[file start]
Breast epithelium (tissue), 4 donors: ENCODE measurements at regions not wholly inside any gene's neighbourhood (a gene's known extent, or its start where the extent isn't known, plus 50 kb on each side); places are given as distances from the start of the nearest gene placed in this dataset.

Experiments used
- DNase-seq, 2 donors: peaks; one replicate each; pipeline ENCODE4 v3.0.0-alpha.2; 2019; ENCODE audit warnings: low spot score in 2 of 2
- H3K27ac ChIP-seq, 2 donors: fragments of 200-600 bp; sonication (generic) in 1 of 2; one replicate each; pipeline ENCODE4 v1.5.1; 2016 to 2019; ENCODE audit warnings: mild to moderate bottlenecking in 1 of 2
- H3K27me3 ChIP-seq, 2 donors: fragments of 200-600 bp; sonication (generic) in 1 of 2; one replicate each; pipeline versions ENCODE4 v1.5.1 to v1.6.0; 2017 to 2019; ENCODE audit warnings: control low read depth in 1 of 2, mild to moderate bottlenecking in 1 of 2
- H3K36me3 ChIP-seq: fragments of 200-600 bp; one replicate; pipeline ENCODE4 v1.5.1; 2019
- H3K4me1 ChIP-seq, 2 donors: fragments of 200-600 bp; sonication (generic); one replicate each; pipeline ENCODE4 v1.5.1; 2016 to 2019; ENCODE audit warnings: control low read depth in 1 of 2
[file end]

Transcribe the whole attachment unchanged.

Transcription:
Breast epithelium (tissue), 4 donors: ENCODE measurements at regions not wholly inside any gene's neighbourhood (a gene's known extent, or its start where the extent isn't known, plus 50 kb on each side); places are given as distances from the start of the nearest gene placed in this dataset.

Experiments used
- DNase-seq, 2 donors: peaks; one replicate each; pipeline ENCODE4 v3.0.0-alpha.2; 2019; ENCODE audit warnings: low spot score in 2 of 2
- H3K27ac ChIP-seq, 2 donors: fragments of 200-600 bp; sonication (generic) in 1 of 2; one replicate each; pipeline ENCODE4 v1.5.1; 2016 to 2019; ENCODE audit warnings: mild to moderate bottlenecking in 1 of 2
- H3K27me3 ChIP-seq, 2 donors: fragments of 200-600 bp; sonication (generic) in 1 of 2; one replicate each; pipeline versions ENCODE4 v1.5.1 to v1.6.0; 2017 to 2019; ENCODE audit warnings: control low read depth in 1 of 2, mild to moderate bottlenecking in 1 of 2
- H3K36me3 ChIP-seq: fragments of 200-600 bp; one replicate; pipeline ENCODE4 v1.5.1; 2019
- H3K4me1 ChIP-seq, 2 donors: fragments of 200-600 bp; sonication (generic); one replicate each; pipeline ENCODE4 v1.5.1; 2016 to 2019; ENCODE audit warnings: control low read depth in 1 of 2